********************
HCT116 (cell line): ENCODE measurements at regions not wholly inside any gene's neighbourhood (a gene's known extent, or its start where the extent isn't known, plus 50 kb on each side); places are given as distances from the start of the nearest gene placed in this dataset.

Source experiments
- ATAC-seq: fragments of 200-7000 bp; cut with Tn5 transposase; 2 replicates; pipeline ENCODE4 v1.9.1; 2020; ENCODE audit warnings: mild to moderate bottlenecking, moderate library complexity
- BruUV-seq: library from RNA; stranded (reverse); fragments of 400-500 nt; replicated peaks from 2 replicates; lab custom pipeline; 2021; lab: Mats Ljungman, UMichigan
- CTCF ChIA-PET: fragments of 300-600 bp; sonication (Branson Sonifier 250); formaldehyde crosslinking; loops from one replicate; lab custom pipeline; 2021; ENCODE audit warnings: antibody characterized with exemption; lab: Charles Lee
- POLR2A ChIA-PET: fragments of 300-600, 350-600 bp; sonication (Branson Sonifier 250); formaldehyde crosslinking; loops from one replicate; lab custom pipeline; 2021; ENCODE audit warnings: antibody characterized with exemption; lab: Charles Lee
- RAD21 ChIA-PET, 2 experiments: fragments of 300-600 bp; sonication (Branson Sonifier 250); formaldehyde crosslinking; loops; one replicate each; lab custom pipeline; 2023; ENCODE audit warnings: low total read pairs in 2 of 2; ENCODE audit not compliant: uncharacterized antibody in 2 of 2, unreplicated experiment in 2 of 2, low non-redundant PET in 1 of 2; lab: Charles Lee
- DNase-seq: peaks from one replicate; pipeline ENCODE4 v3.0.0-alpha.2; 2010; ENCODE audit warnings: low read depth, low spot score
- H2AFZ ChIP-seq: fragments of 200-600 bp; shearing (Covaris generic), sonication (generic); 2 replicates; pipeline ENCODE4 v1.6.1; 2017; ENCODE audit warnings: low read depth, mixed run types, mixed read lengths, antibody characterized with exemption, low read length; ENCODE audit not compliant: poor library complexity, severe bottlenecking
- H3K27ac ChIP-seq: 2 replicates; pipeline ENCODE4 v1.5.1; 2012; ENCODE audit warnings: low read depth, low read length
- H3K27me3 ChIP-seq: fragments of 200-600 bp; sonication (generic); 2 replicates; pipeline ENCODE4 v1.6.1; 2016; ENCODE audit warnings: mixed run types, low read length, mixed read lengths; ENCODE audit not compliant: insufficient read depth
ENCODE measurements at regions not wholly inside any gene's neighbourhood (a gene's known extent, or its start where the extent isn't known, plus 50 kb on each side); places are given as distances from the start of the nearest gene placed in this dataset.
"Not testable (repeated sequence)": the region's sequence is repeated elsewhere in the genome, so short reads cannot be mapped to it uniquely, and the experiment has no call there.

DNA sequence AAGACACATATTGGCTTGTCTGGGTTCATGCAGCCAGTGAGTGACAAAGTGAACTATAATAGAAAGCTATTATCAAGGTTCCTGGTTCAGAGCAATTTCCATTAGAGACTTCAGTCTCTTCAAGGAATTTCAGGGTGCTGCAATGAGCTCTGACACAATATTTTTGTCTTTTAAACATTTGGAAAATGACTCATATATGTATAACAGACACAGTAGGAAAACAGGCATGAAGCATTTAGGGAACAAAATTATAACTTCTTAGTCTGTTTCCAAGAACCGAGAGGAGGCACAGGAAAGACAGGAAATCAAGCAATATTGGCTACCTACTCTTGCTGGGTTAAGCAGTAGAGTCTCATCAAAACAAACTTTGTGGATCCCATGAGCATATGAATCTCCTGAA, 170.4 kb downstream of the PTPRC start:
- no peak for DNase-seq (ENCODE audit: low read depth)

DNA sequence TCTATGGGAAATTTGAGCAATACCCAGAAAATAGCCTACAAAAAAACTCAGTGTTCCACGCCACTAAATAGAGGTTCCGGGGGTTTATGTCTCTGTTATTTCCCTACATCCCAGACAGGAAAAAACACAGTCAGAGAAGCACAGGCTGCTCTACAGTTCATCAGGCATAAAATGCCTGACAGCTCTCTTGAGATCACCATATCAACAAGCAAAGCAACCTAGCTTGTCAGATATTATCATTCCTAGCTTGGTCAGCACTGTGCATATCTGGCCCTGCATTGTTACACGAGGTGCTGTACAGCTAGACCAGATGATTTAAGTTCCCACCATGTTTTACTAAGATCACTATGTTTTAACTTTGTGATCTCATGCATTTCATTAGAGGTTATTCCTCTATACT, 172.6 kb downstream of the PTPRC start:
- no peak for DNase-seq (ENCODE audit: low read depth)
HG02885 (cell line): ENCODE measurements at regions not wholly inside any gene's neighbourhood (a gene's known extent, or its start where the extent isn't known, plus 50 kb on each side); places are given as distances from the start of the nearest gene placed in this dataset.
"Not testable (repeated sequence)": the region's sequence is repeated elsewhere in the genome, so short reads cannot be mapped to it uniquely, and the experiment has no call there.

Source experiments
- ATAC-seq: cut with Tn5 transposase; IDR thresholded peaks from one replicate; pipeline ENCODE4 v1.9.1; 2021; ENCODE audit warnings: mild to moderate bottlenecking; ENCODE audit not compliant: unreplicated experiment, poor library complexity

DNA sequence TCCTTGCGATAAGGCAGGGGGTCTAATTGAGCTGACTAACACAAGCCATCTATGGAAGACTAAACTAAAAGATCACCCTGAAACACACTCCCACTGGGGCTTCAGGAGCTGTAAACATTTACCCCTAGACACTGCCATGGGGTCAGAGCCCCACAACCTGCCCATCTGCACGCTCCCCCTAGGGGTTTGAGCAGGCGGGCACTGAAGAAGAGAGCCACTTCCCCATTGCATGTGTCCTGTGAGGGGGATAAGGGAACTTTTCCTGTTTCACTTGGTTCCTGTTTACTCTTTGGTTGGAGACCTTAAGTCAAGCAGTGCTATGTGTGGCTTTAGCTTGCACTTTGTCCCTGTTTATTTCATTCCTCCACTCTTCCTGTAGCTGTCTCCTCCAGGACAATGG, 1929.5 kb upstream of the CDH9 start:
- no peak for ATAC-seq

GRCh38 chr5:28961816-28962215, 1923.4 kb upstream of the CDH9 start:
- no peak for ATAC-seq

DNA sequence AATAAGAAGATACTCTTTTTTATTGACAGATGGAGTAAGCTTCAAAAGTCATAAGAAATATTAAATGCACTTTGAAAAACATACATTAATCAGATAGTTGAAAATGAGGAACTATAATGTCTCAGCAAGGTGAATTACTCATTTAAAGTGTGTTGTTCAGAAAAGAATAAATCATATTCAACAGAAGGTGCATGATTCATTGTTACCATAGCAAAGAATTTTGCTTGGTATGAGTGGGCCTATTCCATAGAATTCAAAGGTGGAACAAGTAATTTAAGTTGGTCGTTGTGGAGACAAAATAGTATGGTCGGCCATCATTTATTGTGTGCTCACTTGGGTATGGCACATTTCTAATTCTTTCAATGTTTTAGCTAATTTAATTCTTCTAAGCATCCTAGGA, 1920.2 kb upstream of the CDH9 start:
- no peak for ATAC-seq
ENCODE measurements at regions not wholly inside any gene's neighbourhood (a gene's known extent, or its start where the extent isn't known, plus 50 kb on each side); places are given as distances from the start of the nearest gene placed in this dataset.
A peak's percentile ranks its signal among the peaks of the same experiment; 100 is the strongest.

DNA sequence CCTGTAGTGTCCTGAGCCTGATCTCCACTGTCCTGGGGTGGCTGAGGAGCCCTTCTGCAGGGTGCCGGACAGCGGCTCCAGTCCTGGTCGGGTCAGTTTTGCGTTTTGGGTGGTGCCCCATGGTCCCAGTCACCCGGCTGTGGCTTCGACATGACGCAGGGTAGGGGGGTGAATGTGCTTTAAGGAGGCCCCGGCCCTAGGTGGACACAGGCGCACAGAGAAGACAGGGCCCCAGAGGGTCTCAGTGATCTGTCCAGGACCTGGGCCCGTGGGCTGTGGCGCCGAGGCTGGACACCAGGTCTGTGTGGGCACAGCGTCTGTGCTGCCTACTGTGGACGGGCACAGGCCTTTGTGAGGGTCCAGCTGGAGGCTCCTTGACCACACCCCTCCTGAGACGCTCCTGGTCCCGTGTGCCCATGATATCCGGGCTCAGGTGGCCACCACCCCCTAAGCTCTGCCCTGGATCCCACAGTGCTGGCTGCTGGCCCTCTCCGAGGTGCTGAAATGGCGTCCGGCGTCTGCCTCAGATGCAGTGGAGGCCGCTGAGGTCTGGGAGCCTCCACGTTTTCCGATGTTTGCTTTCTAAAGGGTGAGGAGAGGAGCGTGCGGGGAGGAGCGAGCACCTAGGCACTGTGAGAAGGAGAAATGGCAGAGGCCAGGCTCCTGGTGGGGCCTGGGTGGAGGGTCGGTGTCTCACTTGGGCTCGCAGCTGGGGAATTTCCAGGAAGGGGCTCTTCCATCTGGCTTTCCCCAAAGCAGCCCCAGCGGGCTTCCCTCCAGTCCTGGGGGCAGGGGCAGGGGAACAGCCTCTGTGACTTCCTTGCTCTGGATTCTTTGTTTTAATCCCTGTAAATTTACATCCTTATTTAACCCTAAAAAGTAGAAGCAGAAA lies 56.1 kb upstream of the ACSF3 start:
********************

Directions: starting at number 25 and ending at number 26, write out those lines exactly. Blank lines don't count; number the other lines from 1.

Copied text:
- no peak for ATAC-seq

DNA sequence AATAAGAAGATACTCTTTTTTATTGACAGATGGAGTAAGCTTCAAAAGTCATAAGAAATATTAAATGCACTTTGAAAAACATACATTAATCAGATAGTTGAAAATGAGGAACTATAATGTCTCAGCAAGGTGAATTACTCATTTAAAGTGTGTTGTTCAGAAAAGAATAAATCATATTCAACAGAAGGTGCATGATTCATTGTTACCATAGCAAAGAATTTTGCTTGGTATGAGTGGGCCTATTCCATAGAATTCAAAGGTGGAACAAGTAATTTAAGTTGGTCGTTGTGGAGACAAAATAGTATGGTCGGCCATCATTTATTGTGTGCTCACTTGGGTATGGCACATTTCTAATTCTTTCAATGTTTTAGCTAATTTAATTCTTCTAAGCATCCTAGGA, 1920.2 kb upstream of the CDH9 start: